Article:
'Photography isn't a job, it is an obsession, a lifestyle'

Dodging the colours and water guns on Holi, when we made our way from Bhogal to the only open south Indian outlet in New Friends Colony market, Jordi Pizarro, the 29- year-old Spanish photographer comfortably sat back perusing the menu with an air of a casual south Indian gastronome.

  Quickly ordering our round of dosas, we chatted over food about Jordi’s obsession with photography and his current project ‘The Believers’ that is being exhibited at Instituto Cervantes till April 30.

The ongoing exhibition showcases photographs from India, Cuba, Poland and Jerusalem, whereas Jordi’s project ‘The Believers’ is a long-term documentary project spanning four continents and 10 countries.  The shutterbug who has already spent over three years on this personal photographic project, winning accolades and scholarships while freelancing across the globe, says, “When you are out there, realising your dreams through your work, you fall in love with your profession. In a year’s time I get to travel across 10 countries, while being constantly searching for grants as a freelancer. It is not a job, it is an obsession, a lifestyle.” As he pauses, the beaming smile on his face sums up the expression.

Jordi started as a photographer working for Spanish newspapers. Since the last two years, he has been freelancing, while rigorously working on his documentary project. Taking a cue from the title of his exhibition an obvious query to him was about his beliefs.  “I believe in photography! I like to explore the complexity of human faith. It is a big question, the history of humanity revolves around it : why and how do people believe?” he says in a sombre tone.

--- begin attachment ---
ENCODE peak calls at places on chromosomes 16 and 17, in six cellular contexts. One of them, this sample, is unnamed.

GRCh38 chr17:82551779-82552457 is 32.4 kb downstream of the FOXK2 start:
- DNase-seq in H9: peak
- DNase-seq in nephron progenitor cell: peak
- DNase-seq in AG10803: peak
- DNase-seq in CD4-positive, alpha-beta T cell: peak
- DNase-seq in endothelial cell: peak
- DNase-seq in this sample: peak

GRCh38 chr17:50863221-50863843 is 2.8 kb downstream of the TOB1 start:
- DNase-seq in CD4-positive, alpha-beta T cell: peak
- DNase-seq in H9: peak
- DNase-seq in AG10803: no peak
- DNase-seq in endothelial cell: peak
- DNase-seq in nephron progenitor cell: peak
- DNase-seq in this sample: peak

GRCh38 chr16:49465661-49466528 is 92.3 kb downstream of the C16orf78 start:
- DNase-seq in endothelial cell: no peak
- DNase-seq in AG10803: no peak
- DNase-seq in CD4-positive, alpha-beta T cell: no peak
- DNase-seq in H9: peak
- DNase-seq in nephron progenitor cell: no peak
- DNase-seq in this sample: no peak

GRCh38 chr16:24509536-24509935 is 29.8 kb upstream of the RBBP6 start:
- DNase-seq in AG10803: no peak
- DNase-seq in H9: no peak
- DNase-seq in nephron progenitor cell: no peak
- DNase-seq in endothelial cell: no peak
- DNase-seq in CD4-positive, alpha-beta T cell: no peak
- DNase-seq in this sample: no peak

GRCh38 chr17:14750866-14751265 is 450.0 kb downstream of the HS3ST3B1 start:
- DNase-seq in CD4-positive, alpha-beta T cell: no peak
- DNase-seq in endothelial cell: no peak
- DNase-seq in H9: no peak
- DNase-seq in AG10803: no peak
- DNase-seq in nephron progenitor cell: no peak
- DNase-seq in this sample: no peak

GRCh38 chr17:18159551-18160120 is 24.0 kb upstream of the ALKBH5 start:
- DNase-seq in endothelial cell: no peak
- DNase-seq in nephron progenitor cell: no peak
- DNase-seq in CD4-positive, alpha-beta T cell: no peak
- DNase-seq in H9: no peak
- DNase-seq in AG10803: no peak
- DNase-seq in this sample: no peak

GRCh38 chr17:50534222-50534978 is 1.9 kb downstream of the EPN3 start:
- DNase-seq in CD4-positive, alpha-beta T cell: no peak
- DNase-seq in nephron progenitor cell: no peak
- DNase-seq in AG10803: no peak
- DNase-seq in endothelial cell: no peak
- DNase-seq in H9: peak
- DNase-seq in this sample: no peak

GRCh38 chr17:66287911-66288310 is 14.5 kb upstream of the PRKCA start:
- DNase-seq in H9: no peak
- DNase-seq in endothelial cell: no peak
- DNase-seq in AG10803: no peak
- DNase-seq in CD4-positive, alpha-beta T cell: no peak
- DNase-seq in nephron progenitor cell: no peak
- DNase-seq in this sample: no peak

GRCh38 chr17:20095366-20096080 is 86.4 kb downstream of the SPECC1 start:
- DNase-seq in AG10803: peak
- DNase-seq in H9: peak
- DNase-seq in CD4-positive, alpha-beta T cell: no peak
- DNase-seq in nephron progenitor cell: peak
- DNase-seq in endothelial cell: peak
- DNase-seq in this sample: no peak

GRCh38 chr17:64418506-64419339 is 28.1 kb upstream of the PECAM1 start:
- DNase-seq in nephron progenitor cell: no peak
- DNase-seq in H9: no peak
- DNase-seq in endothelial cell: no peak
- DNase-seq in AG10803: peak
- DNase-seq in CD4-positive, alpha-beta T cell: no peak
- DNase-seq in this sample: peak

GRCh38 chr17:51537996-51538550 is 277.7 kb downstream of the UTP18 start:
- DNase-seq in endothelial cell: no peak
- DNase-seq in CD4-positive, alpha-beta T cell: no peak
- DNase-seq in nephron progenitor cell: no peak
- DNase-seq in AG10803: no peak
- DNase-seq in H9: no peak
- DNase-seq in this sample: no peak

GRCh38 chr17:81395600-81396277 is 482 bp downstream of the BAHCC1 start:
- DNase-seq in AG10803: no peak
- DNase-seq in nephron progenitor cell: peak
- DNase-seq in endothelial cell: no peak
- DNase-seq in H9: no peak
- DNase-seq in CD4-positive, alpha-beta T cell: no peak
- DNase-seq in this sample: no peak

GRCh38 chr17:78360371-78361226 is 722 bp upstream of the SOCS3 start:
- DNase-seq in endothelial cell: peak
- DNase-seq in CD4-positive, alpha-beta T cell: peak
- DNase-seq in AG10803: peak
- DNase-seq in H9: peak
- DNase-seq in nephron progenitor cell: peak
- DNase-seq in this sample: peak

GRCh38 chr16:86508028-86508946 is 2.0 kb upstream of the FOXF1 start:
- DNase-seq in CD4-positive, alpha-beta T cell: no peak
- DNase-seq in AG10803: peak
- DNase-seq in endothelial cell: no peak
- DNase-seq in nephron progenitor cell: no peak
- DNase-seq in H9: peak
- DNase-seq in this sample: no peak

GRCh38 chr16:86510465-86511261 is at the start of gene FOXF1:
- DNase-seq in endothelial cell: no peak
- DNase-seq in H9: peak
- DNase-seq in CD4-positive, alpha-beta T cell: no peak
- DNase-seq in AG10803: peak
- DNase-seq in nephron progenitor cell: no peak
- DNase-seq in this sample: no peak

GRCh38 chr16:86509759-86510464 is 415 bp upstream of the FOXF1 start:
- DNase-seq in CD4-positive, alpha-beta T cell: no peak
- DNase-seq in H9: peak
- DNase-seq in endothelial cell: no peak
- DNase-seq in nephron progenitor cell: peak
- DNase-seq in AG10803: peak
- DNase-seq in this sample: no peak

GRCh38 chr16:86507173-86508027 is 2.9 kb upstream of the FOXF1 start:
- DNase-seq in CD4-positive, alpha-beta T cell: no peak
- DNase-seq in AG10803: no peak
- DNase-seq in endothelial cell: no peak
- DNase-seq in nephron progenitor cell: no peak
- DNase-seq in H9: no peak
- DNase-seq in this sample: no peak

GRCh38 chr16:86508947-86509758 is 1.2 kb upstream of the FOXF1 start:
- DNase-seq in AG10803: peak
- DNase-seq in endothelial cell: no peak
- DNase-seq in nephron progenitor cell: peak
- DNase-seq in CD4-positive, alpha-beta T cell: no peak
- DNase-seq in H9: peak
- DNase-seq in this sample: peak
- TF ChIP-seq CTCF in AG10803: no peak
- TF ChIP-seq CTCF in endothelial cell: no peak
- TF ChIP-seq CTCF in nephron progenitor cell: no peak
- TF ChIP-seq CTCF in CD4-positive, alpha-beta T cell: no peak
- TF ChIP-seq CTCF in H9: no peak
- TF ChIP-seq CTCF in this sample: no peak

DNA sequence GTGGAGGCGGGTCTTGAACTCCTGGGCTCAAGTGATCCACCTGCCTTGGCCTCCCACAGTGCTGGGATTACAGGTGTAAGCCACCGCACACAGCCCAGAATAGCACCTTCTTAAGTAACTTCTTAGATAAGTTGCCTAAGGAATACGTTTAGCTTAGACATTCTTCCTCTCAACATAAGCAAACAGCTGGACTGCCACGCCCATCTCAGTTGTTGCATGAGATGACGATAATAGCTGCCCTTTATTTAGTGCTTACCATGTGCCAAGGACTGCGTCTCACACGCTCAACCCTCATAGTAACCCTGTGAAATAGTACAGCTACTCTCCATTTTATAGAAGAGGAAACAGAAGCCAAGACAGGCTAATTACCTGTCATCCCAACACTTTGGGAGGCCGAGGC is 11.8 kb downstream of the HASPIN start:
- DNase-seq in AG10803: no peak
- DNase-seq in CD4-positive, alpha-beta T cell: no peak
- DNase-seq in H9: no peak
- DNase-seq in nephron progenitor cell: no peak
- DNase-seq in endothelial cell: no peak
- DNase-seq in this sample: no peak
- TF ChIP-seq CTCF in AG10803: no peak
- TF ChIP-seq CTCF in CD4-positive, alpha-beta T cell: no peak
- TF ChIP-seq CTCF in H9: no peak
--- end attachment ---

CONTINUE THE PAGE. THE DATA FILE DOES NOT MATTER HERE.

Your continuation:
It was the Kumbha Mela that inspired Jordi to hop down to the ghats of Allahabad to witness the elan of the festival. But does one pilgrimage justify the diversity of faiths in India? Jordi says, “No, it doesn’t. But I have decided to do only one chapter per country. While I covered the Hindu majority in India, I would want to contrast it with the Hindu minority in Malaysia. After all, my project is not just about religions, it is an anthropological study about human relations. And cultural places, pilgrimages have a deeper history to them.” His current exhibition depicts the miracle of Holy Fire in Jerusalem, a walk up on a mountainous pilgrimage of Grabarka in Poland, the sadhus of India and the San Lazaro’s Day pilgrimage in Cuba.

From living with gypsies in Granada, to playing Flamenco (Flamenco is both folk music and dance form) as obsessively as he does photography, Jordi loves to unravel life as it comes. Gradually working on his personal project, he plans to spend many years capturing believers around the world. His next few stops may well be Venezuela, Pakistan and Afghanistan. Next on Jordi’s list of priority is a website to promote his project for crowd funding, as he puts up images, videos and music of the believers marked up on a map. Stay tuned to witness the myriad believers around the world.

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